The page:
Frá Skaftárhlaupi 2018. Mynd úr eftirlitsflugi 4. ágúst en þá hafði rennsli náð hámarki við Sveinstind.

Flood in Skaftá


Updated on 29 August, at 17:00 

Hydrological measurements in Skaftá at Sveinstindur show that the increase in discharge has slowed down.The discharge is estimated 620 m3/s at 15:00 compared to 600 m3/s at 9:00 this morning.

As the image below shows, the discharge gradually increases downstream in the river. It usually takes the flood water about 8-10 hours to travel between the gauging station at Sveinstindur and the gauging station at Eldvatn near Highway 1.


The graph shows the comparison between the discharge measured at Sveinstindur (blue line) and Eldvatn (red line)

Glacial floods in Skaftá have occurred at fairly regular intervals in the past 50 years. During the period from 1955 to 2018, 28 floods originated from the eastern cauldron, while floods from the western cauldron are more frequent. A total of 30 floods came from it between 1972 and 2018. In the past 50 years, it is almost as if there is an average of one flood per year from the cauldrons.

There is a correlation between peak discharge and the time passed since the last flood. Following the longest interval between floods from the eastern cauldron (2010-2015), the largest known flood in Skaftá occurred in October 2015. The peak discharge during that flood reached around 3.000 m3/s. When comparing current discharge with past floods and considering the most recent flood in Skaftá in 2021, it is rather likely that this is a typical flood event. Such floods do not pose a threat to infrastructure, and the floodwater does not overflow Highway 1.

Looking at historical data, it is most likely that the discharge will not increase significantly beyond this, and the flood will decrease within a few days. However, there are instances where another peak in the discharge follows the first one. In those cases, the other cauldron floods following the first one, resulting in a double Skaftá glacial flood. This occurred last in September 2021, with the western cauldron flooding first, and then five days later, water from the eastern cauldron flooded as well. The peak discharge during that flood was estimated around 1,500 m3/s.

The IMO continues to closely monitor the situation. People in the area are warned about the possibility of high concentration of geothermal gas near the source of river Skaftá. Sulfur dioxide is carried by the floodwater when it emerges from beneath the glacier. Air quality at Kirkjubæjarklaustur can be monitored on

Previously issued:

Yesterday evening the discharge and conductivity in Skaftá at Sveinstindur started to increase. The IMO has also received reports of sulfuric smell from rangers in the area. It can therefore be concluded that a glacier outburst flood has begun. The last flood occurred in September 2021.

The Skaftár cauldrons are two, the eastern and the western, and are in the western part of Vatnajökull Ice-cap. A flood from the Eastern cauldron are usually larger than from the Western cauldron. It is not confirmed which cauldron is flooding, but scientists are looking at satellite data to confirm which one is flooding or if they are both. That happened in 2021 and could repeat itself.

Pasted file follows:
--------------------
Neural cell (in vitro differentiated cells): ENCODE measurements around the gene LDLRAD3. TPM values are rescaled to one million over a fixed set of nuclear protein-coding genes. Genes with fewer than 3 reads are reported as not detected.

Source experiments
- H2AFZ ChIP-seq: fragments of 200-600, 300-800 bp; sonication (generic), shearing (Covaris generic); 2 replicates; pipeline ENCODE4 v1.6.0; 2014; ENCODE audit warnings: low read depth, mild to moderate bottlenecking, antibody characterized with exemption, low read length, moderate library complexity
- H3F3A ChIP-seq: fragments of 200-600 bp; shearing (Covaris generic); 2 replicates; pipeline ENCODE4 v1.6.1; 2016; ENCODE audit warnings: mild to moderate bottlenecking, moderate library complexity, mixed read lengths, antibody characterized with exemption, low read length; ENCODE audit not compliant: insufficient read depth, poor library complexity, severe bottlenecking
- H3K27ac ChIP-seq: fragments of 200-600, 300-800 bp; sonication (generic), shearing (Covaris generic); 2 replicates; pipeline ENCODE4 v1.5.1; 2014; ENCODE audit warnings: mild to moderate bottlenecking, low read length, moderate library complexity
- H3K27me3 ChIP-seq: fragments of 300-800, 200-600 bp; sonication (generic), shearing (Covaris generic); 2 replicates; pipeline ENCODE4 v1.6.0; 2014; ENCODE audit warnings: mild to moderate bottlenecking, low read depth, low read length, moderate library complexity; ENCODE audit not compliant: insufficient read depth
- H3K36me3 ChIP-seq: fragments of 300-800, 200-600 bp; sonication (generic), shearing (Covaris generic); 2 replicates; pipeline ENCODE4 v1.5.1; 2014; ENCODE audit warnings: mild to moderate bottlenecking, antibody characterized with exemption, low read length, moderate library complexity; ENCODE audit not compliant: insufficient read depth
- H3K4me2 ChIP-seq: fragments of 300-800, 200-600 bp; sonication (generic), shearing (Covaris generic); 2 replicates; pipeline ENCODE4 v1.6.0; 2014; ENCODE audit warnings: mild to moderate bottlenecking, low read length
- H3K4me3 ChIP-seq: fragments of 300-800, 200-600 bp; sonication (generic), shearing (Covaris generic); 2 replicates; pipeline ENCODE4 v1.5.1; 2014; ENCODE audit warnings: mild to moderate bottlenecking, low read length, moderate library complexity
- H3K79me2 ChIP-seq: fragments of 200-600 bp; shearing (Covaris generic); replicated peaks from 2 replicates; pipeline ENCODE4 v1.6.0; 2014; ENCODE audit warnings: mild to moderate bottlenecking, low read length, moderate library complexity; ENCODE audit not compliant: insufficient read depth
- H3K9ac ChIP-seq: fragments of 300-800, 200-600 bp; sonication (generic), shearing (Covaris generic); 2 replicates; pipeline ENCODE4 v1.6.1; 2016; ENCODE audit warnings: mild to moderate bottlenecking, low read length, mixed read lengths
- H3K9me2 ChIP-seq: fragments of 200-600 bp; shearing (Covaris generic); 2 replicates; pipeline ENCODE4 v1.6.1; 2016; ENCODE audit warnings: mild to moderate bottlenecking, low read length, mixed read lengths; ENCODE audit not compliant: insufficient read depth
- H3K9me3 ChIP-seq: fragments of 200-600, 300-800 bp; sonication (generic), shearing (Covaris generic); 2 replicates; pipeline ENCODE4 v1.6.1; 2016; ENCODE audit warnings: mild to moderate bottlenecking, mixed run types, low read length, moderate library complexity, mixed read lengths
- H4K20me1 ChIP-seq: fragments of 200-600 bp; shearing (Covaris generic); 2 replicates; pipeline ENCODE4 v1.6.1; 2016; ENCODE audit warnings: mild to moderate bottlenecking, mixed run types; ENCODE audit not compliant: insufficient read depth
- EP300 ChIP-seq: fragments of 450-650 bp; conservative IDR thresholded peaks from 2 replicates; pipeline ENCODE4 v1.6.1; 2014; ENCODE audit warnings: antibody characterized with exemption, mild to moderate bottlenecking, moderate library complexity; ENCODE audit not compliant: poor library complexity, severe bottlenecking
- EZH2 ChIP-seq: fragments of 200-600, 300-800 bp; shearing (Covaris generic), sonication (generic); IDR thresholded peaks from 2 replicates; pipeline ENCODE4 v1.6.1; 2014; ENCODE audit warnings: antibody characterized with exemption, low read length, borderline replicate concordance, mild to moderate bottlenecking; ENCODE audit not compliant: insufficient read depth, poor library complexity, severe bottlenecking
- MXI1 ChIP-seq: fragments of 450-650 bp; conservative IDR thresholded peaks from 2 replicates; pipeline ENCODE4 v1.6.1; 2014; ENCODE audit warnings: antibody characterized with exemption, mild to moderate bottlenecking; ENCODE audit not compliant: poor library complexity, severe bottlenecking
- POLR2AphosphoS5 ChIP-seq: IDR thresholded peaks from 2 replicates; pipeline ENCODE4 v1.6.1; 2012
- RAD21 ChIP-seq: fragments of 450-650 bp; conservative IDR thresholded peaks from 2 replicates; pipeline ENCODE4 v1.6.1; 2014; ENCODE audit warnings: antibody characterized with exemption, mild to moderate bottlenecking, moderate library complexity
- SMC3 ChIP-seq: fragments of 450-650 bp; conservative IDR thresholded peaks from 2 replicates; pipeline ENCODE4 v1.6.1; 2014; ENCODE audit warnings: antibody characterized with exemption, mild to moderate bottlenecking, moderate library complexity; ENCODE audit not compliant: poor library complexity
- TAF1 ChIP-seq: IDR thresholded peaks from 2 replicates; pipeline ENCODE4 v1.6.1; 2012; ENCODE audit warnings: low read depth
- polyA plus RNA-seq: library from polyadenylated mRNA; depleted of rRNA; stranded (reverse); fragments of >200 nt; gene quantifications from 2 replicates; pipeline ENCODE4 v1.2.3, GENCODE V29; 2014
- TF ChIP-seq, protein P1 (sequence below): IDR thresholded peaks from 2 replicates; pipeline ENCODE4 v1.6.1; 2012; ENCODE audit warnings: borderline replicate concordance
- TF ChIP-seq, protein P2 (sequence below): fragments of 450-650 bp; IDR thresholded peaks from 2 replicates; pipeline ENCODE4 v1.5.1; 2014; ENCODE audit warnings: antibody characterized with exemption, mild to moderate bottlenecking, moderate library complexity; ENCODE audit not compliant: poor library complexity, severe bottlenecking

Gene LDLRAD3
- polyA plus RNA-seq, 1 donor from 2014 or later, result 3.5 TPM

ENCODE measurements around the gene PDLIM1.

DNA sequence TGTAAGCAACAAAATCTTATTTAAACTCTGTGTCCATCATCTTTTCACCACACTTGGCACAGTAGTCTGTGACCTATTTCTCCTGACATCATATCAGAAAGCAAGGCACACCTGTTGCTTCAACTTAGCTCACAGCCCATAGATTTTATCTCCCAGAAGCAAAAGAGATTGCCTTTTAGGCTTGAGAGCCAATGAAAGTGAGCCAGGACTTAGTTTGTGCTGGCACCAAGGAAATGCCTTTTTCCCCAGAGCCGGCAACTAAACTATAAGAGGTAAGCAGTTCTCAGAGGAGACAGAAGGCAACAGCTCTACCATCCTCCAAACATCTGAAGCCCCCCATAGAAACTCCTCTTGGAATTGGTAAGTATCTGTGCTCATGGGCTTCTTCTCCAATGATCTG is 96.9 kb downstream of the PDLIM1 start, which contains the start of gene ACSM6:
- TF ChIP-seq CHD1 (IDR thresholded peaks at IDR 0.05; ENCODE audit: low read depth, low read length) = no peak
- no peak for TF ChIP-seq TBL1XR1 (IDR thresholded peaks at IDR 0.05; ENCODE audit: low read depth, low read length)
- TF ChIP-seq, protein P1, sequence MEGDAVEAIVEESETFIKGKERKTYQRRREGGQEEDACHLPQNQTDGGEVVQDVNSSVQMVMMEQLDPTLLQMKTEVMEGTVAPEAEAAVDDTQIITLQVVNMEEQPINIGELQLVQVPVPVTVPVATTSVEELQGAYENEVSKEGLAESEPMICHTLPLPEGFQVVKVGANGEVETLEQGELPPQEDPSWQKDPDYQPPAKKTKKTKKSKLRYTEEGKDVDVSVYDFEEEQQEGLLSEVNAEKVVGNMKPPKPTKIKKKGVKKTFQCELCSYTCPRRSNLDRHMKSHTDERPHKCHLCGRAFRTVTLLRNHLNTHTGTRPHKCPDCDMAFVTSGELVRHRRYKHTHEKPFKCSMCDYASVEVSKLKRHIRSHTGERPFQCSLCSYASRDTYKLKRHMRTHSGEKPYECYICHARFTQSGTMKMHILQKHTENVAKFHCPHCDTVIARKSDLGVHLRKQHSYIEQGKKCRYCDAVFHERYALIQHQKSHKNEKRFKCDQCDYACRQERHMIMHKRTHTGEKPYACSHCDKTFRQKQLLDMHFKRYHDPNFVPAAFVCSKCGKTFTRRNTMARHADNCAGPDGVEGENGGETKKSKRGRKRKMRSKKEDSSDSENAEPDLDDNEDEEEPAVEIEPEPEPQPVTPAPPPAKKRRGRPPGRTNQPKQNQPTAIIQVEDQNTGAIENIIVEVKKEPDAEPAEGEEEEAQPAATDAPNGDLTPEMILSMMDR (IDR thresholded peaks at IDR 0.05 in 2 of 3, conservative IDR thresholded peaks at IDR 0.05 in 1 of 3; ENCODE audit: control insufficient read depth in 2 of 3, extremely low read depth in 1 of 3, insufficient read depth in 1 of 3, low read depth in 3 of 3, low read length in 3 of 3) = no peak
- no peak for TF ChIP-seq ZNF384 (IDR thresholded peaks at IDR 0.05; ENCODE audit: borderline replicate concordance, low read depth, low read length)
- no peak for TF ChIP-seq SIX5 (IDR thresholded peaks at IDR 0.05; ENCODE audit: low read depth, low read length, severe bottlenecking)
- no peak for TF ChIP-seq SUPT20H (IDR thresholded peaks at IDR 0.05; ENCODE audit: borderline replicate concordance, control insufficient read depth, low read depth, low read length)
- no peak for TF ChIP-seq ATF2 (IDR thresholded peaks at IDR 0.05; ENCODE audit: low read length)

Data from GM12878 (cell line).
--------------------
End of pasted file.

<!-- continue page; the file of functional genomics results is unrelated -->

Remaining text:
Discharge at Sveinstindur was 600 m3/s around 9 am and is increasing. It can be expected to reach maximum discharge at Þjóðvegur 1 approximately 10 hours after the maximum discharge at Sveinstindur is reached. The size of the flood depends on which of the cauldron is flooding.

The police and civil protection have declared a state of uncertainty regarding the flood in Skaftá.



Discharge at Sveinstindur was about 600 m3/s at 9 am.

Possible hazards

It is important that locals and people traveling in the area are aware of possible hazards and conditions there.

  • In the next few days, it is possible that Skaftá will overflow roads that lie close to the river's pathway.
  • High concentration of H2S is expected near the margin of Skaftárjökul and people are advised to stay at a safe distance from the river and the margins of nearby glaciers as it can have effects on the lungs and eyes.
  • Travelers are advised to stay away from Skaftá above Skaftárdal and the edge of Skaftárjökull, Tungnárjökull and Síðujökull while the flood is ongoing.
  • Crevasses will form rapidly around the cauldron, therefore people travelling on Vatnajökull ice-cap should stay away from the cauldrons and margins of glaciers where floodwater is emerging.

A total of 59 floods are known to have occurred in Skaftá

The Skaftá cauldrons, eastern and western, are located in the western part of Vatnajökull Ice-cap. They form because of geothermal activity that melts the glacier from below and water accumulates beneath them. When the hydrostatic pressure is high enough for the water to lift the ice above and flow from below the cauldrons it causes a flood. Floods from the eastern-cauldron are usually larger than the floods from the western-cauldron. Floods from the Skaftá-cauldrons as we know them today were first observed 1955 and since then 59 floods have occurred. On average floods from each cauldron occur every two years.

Here you can read more about hazard assesment due to glacier outburst floods in Skaftá. (Icelandic)

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